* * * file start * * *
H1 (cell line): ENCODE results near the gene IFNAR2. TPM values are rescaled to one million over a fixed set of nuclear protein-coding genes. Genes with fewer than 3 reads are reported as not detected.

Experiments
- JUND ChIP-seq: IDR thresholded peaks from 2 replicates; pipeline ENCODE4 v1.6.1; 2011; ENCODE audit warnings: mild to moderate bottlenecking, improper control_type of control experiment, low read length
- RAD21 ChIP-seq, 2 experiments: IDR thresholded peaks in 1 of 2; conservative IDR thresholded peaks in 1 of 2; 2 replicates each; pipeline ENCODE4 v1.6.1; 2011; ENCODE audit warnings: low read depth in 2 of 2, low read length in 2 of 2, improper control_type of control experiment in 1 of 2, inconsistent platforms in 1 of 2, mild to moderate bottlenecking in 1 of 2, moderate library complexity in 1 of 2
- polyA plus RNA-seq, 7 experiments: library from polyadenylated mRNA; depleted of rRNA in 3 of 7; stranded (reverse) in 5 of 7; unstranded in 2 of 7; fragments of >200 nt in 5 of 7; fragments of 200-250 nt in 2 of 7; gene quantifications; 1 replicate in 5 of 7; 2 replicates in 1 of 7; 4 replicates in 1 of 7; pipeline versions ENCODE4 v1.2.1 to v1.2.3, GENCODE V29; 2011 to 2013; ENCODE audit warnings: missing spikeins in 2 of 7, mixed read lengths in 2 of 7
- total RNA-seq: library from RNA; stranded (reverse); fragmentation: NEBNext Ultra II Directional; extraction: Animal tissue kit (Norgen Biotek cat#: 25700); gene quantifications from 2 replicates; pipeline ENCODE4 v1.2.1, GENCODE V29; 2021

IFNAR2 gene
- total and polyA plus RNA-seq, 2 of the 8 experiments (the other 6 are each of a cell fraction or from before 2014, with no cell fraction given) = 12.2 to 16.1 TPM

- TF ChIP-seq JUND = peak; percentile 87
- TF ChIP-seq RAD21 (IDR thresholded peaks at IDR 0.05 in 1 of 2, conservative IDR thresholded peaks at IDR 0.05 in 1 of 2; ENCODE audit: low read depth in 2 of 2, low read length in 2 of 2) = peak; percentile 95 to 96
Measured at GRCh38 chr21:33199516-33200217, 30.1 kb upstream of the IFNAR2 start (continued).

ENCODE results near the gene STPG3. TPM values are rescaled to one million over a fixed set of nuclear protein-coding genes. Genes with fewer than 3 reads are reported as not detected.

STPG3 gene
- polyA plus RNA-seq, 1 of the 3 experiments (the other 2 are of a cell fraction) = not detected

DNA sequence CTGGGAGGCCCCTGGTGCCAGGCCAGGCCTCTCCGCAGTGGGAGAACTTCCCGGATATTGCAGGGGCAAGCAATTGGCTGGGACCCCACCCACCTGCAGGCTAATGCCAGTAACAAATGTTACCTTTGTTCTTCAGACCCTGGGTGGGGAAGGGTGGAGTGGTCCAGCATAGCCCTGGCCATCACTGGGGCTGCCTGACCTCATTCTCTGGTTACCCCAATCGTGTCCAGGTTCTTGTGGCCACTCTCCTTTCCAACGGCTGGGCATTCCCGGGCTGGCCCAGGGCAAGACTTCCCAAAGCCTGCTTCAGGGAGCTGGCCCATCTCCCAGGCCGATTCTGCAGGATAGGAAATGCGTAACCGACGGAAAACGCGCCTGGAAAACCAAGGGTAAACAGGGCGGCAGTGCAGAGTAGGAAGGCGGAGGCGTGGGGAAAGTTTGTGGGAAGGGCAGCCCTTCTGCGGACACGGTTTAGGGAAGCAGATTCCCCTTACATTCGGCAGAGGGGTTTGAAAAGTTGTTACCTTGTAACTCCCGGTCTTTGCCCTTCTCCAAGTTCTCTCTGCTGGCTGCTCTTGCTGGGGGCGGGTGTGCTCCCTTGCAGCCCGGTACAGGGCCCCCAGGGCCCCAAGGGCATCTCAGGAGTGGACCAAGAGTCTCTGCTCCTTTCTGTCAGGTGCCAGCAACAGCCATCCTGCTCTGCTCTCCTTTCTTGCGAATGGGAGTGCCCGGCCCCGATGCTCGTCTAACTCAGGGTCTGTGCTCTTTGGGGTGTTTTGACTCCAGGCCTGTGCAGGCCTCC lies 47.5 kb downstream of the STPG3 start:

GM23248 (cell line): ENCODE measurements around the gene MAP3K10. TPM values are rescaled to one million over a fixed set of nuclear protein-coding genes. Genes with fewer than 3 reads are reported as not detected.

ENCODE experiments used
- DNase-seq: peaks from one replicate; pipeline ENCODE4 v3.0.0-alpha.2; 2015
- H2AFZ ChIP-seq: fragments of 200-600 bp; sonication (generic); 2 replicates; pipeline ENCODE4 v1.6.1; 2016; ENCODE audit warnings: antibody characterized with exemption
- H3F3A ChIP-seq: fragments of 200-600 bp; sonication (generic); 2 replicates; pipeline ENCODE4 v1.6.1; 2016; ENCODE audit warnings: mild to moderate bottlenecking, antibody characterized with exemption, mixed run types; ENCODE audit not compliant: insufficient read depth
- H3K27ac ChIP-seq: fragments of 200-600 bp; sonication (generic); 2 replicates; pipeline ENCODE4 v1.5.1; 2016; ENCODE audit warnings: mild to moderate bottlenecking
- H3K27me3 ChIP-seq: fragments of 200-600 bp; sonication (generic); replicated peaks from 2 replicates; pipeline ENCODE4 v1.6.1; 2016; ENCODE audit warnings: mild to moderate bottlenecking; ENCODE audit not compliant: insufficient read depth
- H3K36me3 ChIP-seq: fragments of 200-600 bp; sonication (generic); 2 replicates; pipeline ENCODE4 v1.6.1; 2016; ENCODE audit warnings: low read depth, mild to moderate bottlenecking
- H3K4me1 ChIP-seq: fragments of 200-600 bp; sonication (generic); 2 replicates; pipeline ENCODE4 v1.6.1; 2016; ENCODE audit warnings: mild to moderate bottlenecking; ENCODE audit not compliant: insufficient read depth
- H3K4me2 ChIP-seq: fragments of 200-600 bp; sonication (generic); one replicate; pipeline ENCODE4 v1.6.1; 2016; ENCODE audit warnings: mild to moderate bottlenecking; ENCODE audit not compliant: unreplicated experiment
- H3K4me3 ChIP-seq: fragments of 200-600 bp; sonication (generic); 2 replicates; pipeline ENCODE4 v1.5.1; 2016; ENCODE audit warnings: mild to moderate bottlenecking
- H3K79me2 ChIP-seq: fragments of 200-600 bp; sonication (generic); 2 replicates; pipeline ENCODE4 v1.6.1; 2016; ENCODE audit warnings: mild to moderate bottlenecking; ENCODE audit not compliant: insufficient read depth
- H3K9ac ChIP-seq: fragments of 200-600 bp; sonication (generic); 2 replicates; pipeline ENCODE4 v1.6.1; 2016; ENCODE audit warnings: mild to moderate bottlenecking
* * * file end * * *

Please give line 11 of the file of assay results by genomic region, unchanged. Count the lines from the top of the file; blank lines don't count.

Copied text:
Measured at GRCh38 chr21:33199516-33200217, 30.1 kb upstream of the IFNAR2 start (continued).